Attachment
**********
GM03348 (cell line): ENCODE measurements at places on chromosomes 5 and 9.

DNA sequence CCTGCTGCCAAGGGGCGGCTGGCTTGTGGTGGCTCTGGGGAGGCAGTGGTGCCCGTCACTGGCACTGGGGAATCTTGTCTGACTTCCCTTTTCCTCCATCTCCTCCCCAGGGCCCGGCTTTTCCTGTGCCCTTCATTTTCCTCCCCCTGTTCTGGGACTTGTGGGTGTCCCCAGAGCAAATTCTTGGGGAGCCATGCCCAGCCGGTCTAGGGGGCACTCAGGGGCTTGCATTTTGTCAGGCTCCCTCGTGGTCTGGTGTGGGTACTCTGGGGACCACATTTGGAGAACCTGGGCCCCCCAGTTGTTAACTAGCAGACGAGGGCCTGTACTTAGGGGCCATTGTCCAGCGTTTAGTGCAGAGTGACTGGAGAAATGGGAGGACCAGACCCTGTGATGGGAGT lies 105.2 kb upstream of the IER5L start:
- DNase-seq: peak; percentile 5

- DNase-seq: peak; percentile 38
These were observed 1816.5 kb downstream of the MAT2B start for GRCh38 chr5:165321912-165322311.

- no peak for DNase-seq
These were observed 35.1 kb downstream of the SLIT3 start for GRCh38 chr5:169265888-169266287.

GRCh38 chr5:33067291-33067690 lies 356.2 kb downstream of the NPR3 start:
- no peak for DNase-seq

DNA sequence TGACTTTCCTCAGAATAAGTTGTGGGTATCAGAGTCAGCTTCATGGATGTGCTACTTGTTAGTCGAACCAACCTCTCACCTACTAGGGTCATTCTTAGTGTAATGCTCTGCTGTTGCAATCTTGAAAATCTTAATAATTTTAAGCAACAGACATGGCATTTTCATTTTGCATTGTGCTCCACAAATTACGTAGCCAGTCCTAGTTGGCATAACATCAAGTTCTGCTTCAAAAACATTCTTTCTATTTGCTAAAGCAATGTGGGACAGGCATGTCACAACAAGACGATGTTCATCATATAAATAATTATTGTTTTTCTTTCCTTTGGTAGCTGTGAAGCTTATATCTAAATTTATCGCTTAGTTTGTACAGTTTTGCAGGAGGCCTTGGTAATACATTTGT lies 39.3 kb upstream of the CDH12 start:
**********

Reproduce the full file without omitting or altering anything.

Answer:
GM03348 (cell line): ENCODE measurements at places on chromosomes 5 and 9.

DNA sequence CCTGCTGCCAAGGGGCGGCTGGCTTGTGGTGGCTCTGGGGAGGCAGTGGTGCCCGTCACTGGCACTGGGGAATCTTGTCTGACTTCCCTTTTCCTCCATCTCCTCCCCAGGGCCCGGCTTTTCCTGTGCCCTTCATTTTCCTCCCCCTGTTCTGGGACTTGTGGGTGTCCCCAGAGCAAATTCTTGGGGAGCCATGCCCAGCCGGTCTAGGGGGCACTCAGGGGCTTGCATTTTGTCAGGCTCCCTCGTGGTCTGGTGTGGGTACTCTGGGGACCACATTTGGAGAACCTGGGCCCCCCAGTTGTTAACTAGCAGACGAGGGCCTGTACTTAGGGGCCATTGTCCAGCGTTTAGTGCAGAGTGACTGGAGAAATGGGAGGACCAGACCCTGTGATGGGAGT lies 105.2 kb upstream of the IER5L start:
- DNase-seq: peak; percentile 5

- DNase-seq: peak; percentile 38
These were observed 1816.5 kb downstream of the MAT2B start for GRCh38 chr5:165321912-165322311.

- no peak for DNase-seq
These were observed 35.1 kb downstream of the SLIT3 start for GRCh38 chr5:169265888-169266287.

GRCh38 chr5:33067291-33067690 lies 356.2 kb downstream of the NPR3 start:
- no peak for DNase-seq

DNA sequence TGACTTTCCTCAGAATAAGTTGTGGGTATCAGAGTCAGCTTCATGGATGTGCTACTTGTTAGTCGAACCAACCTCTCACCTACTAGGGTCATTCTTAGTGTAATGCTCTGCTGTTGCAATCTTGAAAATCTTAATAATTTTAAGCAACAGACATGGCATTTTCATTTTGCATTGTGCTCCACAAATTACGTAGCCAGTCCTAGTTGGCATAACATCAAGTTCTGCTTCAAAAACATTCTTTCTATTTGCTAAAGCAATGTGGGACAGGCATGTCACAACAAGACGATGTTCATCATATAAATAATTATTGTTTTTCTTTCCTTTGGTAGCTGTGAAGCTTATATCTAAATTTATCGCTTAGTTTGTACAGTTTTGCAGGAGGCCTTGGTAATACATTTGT lies 39.3 kb upstream of the CDH12 start: